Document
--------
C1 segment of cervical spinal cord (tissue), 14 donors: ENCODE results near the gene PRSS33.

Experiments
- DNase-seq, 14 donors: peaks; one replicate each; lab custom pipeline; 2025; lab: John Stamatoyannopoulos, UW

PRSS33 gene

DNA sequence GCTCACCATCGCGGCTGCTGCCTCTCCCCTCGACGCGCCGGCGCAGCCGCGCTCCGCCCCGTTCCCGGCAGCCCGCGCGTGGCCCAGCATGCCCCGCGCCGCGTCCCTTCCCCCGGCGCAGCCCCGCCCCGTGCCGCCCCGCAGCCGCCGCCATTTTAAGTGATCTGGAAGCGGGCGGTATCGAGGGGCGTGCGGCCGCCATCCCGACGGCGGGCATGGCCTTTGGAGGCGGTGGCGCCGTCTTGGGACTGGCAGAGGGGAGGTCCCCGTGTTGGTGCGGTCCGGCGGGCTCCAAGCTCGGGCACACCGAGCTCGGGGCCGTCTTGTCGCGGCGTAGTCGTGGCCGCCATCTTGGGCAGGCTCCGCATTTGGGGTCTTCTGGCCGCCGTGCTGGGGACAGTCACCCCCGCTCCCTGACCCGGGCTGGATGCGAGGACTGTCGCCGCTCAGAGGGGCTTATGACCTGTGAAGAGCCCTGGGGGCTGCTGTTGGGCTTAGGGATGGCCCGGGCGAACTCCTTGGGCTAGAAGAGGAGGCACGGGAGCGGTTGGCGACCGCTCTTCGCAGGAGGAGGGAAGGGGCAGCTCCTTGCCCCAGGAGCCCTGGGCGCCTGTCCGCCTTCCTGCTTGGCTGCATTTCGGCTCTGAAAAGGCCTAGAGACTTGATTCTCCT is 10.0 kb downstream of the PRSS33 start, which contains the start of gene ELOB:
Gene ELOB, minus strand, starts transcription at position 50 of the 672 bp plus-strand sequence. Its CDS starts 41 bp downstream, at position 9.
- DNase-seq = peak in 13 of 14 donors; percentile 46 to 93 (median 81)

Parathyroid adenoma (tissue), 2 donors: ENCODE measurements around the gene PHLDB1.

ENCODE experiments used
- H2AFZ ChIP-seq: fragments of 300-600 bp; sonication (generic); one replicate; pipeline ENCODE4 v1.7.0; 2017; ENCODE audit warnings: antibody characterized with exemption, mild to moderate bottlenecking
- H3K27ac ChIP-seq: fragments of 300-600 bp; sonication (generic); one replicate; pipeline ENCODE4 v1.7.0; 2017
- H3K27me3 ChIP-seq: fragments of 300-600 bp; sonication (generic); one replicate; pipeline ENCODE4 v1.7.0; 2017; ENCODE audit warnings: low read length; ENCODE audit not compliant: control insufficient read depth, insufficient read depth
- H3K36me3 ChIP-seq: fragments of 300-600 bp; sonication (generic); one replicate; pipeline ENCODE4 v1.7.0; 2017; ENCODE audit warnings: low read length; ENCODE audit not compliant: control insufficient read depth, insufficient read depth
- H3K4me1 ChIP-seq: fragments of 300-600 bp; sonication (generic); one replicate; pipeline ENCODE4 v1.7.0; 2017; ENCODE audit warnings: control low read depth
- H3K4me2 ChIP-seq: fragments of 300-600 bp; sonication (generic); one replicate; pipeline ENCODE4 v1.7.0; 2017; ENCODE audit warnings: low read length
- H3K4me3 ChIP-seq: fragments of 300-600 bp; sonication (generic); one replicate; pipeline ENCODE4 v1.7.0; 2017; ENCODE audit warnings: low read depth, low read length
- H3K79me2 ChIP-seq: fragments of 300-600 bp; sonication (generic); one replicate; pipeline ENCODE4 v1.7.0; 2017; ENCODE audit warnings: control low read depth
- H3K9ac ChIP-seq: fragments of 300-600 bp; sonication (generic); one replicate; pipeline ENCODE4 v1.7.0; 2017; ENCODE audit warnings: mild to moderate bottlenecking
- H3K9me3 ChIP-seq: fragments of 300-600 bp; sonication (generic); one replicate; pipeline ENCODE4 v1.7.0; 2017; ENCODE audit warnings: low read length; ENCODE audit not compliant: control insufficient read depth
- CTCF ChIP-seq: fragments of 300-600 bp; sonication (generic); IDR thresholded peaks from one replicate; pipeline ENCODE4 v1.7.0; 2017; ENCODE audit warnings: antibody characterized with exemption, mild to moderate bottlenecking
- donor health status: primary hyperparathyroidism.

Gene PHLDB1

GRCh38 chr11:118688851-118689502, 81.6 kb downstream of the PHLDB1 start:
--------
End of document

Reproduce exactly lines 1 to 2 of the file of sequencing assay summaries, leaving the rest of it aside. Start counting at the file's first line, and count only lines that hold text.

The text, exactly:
C1 segment of cervical spinal cord (tissue), 14 donors: ENCODE results near the gene PRSS33.

Experiments